The Isle of Wight council cabinet member who is planning to scrap Local Area Coordinators, features in video footage from just a few months ago praising the service and its results.
Cllr Clare Mosdell has said the local authority will have to scrap the service because the public health budget cannot continue to fund the project, which costs just under £400,000 a year to run.
Mosdell: “Not sterile talk we’ve had in past”
However in the footage shot earlier (watch below) this year at Quay Arts in Newport Cllr Mosdell appears highly enthusiastic, saying,
“Today is really important that we get the message of the great work that our Local Area Coordination project has had results now and showing that it can make a difference to the community.
“So it is really, really important that we can share that message across other councils and local authorities.
“For me, it’s the fact that we are doing something different. I have this philosophy, it’s a line that I use a lot, which is if we do what we’ve always done, we’ll get what we’ve always got, whereas the local coordinators identify within the community what residents really need and they approach them, but they use a different language than other services.
“It’s not that sterile talk that we’ve had in the past.”
OnTheWight posed questions to Cllr Mosdell this lunchtime, but at time of publishing had not heard back, so will update here once she replies.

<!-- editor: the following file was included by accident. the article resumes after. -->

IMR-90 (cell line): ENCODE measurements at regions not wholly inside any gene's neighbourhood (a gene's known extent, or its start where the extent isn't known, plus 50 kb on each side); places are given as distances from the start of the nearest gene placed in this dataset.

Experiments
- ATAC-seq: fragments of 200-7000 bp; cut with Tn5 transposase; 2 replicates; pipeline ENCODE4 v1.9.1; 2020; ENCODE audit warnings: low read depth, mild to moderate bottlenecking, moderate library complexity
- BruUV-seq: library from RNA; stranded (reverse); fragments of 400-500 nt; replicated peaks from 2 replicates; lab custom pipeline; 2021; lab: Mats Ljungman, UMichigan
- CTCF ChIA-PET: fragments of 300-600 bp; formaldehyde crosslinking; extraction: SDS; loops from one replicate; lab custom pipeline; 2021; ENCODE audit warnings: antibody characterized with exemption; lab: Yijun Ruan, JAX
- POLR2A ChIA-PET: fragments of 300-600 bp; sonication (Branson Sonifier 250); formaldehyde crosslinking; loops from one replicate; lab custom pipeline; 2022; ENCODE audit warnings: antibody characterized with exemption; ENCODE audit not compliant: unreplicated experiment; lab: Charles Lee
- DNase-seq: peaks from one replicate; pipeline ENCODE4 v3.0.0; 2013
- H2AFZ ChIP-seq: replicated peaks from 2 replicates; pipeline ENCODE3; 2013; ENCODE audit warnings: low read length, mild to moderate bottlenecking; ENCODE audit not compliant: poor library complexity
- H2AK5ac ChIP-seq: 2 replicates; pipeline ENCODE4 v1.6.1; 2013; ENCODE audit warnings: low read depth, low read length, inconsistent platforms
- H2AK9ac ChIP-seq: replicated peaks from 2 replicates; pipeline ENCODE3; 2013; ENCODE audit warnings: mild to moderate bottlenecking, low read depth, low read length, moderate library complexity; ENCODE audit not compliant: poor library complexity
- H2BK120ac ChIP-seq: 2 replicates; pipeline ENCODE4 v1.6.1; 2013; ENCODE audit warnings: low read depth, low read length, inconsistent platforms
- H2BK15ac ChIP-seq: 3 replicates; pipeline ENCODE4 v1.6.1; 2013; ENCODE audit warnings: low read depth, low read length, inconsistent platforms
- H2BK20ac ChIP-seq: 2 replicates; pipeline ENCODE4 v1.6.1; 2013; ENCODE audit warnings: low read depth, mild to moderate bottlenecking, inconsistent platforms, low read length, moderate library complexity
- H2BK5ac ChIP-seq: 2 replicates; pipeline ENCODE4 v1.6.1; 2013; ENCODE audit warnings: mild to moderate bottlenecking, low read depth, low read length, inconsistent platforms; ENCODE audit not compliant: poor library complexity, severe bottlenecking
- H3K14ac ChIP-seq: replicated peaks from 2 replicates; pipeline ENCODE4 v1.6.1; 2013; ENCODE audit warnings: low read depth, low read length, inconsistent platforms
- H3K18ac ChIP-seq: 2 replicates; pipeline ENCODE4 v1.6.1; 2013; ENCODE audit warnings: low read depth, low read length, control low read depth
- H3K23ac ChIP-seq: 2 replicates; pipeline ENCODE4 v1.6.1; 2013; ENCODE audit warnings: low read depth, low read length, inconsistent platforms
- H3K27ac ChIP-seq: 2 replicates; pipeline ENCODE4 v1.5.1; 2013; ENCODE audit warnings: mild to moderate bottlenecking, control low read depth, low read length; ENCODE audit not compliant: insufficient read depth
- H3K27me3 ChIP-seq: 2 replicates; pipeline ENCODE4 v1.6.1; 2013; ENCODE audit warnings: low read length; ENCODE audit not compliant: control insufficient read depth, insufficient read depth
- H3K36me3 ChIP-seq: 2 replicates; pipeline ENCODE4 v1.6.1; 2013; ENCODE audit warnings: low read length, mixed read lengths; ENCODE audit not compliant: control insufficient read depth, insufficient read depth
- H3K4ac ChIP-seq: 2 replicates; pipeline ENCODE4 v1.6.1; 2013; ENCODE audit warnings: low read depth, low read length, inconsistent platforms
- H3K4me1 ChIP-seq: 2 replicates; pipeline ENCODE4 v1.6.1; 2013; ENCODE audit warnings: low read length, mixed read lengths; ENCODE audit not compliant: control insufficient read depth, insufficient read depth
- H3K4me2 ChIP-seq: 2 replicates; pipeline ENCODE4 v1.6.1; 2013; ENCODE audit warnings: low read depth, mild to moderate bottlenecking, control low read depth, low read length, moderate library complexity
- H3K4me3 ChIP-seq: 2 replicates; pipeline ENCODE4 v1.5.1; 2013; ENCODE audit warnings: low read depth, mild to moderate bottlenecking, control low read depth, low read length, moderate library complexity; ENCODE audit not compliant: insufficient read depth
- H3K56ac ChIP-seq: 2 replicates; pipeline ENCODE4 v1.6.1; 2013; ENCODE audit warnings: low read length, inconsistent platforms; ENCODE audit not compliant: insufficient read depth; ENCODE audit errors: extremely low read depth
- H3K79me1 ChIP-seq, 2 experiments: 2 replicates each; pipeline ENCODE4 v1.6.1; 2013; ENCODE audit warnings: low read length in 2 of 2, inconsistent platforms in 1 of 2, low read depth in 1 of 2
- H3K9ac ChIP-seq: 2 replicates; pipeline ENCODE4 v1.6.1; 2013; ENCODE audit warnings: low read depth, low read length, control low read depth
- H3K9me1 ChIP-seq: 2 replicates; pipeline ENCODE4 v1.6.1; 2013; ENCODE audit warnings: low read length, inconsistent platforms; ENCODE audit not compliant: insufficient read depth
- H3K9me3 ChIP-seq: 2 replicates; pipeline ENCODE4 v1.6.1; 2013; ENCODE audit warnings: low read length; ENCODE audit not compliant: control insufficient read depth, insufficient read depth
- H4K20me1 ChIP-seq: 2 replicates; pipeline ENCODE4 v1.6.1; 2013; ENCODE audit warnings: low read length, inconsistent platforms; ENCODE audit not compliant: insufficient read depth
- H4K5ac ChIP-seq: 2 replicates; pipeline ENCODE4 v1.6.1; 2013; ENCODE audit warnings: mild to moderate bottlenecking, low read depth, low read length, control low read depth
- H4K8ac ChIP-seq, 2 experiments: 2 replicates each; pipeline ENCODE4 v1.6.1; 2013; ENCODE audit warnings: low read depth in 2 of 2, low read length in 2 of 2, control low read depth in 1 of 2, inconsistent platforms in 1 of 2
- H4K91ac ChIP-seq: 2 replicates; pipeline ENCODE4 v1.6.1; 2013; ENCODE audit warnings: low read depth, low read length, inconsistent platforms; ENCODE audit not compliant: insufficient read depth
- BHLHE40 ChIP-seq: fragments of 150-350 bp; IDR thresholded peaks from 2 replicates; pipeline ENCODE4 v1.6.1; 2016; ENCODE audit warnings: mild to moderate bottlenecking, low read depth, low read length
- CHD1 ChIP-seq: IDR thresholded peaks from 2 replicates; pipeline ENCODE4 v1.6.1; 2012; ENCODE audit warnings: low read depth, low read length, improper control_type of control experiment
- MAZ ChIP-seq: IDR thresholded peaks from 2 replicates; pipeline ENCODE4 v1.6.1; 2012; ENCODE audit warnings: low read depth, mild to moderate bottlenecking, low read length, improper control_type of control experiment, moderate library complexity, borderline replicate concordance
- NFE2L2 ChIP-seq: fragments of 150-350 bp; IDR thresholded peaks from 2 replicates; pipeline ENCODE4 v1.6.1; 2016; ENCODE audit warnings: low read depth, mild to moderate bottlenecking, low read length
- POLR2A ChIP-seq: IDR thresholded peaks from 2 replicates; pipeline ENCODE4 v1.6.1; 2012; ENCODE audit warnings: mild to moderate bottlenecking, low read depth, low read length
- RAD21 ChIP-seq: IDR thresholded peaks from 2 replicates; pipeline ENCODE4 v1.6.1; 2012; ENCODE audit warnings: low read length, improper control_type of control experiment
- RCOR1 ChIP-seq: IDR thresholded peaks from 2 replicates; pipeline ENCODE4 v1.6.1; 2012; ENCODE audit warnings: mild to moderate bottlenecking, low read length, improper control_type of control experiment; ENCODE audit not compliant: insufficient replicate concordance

Discrepancy over restrictions of ‘licence’
Last week, the national network, Community Catalysts, said each Local Area Co-ordinator (there are nine of them) has saved the council around £500,000 over three years.
As well as the £400,000pa cost to run the service, the council also pays a yearly licence of £9,000, which has been operating on the Island since 2015.
Cllr Mosdell said,
“As such, we are dictated to by the rules of that licence, such as the salaries that are paid and the amount of residents that can be looked after. This does not allow us to adapt to change or manage the project ourselves under such constraints.”
However, as reported earlier today, Chief executive of Community Catalysts — which hosts the national network of LAC programmes — Sian Lockwood said the service did not operate under a licence.
“It is just guidance. We would not kick the Isle of Wight out of the service if they wanted to change the terms of operation.”
Lockwood: Really complex needs
Ms Lockwood added,
“These LACs are embedded in the community and are able to reach and help people who otherwise might not be accessing services. Other services recommended by the council are different, and might not be able to reach people with really complex needs.”
You can see the footage in full below.
Image and video: © Tom Stroud